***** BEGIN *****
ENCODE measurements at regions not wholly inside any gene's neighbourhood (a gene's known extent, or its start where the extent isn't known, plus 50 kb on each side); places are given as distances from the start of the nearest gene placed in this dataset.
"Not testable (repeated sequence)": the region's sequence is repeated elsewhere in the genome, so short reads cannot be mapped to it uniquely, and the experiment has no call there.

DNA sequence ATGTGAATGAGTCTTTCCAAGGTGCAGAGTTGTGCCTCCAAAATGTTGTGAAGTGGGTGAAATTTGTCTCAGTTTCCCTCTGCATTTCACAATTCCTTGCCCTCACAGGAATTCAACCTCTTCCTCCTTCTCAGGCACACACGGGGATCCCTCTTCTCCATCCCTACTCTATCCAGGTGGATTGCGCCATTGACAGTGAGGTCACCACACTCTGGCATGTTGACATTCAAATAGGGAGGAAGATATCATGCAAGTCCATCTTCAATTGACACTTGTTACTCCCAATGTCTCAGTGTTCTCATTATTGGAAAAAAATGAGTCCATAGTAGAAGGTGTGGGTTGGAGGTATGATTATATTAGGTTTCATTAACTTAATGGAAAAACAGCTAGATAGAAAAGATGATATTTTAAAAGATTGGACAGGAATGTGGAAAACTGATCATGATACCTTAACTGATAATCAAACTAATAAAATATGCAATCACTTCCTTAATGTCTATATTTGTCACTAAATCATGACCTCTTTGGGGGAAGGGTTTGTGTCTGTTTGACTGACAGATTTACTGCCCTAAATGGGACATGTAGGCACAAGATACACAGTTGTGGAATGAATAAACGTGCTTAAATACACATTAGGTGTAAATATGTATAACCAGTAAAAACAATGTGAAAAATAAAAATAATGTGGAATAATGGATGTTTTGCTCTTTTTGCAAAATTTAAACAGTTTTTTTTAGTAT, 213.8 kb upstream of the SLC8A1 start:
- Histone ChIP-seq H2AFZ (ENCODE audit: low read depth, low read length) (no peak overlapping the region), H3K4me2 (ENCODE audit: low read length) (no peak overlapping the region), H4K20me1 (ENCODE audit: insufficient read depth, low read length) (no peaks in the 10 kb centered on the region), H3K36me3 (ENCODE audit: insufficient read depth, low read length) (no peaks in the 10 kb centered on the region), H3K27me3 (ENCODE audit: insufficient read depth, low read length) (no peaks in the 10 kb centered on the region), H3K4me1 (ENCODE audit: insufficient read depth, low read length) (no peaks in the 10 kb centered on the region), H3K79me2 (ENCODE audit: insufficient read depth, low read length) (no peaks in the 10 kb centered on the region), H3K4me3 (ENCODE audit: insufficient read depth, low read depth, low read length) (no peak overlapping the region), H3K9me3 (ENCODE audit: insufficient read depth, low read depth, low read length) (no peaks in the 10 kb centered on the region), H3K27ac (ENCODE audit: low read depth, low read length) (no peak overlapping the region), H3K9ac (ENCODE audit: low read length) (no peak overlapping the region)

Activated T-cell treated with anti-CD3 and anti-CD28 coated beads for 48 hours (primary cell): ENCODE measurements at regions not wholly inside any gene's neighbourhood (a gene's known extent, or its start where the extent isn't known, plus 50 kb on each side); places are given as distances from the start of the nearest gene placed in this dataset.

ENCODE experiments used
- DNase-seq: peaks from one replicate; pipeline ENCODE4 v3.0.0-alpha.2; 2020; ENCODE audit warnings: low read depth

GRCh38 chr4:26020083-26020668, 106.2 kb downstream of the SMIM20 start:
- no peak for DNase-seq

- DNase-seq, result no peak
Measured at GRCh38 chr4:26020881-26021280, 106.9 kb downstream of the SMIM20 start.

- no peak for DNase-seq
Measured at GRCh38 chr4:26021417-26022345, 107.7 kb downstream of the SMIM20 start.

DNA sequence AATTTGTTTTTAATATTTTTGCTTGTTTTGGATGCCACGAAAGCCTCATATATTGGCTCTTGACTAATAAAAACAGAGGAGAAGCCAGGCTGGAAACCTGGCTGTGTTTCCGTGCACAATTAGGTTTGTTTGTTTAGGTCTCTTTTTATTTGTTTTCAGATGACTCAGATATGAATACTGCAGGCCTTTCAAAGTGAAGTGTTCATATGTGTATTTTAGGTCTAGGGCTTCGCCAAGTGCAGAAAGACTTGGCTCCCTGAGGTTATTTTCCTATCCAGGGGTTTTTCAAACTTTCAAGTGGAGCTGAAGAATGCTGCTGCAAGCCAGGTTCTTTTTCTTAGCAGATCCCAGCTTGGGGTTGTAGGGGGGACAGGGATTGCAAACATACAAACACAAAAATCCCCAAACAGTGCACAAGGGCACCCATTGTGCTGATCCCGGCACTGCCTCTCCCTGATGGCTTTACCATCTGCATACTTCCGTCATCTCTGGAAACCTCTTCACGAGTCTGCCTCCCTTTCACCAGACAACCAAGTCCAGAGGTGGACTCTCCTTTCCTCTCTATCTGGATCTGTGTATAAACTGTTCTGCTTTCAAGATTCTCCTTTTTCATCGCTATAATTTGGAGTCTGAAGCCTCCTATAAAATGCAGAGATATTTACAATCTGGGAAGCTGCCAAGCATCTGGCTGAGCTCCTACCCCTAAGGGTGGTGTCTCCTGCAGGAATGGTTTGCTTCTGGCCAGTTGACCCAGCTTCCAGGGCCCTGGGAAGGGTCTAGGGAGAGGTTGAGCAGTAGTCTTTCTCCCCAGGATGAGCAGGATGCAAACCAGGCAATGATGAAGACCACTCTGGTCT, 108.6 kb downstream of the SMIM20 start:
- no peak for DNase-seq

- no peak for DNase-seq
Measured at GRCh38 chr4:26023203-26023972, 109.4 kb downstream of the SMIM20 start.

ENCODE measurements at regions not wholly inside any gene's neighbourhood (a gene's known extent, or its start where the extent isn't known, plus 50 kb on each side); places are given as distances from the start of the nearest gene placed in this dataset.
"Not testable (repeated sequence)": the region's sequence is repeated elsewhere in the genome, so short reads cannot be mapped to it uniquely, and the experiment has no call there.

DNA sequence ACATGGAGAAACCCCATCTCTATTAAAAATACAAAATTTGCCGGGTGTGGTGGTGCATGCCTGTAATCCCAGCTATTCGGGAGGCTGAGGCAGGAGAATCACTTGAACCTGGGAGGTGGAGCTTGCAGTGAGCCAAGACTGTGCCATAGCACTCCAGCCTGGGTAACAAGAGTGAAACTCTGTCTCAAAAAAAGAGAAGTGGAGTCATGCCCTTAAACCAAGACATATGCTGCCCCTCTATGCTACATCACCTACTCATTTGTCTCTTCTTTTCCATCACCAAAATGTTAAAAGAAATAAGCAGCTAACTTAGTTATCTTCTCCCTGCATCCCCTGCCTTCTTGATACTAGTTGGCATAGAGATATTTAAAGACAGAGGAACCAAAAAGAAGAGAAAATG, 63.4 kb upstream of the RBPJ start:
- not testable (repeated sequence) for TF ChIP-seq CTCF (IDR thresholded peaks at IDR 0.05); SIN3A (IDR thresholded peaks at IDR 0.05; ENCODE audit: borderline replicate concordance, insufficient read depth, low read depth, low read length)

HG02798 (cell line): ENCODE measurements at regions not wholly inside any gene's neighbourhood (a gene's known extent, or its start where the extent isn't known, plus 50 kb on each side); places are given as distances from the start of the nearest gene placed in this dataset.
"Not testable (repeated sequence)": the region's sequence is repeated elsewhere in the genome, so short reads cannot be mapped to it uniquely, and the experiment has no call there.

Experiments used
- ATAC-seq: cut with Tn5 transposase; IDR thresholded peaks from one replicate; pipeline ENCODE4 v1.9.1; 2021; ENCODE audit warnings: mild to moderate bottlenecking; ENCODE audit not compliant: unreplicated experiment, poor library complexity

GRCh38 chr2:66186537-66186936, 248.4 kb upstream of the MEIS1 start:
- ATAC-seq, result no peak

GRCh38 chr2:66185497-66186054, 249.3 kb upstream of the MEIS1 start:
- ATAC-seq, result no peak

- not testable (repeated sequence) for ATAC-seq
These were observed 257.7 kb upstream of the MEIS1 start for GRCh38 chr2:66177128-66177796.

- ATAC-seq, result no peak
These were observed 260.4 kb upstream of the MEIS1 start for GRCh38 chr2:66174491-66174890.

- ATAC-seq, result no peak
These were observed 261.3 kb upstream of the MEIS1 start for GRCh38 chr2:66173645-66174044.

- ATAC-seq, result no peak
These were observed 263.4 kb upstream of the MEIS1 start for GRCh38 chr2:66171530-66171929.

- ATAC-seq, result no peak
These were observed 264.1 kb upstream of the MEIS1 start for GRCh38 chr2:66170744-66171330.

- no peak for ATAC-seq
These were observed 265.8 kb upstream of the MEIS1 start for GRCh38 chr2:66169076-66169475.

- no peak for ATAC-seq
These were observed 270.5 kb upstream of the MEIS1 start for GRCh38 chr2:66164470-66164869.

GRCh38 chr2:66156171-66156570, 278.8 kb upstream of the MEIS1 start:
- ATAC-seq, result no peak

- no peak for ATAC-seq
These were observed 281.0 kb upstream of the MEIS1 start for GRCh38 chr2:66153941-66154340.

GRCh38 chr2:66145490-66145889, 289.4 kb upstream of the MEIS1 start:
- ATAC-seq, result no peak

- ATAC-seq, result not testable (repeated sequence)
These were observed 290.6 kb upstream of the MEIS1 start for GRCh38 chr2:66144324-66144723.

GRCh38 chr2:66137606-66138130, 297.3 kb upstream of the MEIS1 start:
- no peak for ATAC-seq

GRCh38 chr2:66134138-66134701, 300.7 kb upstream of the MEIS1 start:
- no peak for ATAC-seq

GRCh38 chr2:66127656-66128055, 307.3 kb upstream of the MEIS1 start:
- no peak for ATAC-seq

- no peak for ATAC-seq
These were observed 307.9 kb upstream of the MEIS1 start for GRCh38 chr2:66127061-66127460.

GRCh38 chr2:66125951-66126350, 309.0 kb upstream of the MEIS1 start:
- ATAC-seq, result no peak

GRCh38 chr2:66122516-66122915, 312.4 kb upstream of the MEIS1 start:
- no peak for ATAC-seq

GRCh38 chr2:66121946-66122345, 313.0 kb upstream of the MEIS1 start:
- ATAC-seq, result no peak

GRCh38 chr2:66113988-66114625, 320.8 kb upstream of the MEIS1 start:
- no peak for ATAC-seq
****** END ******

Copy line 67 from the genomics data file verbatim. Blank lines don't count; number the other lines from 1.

- no peak for ATAC-seq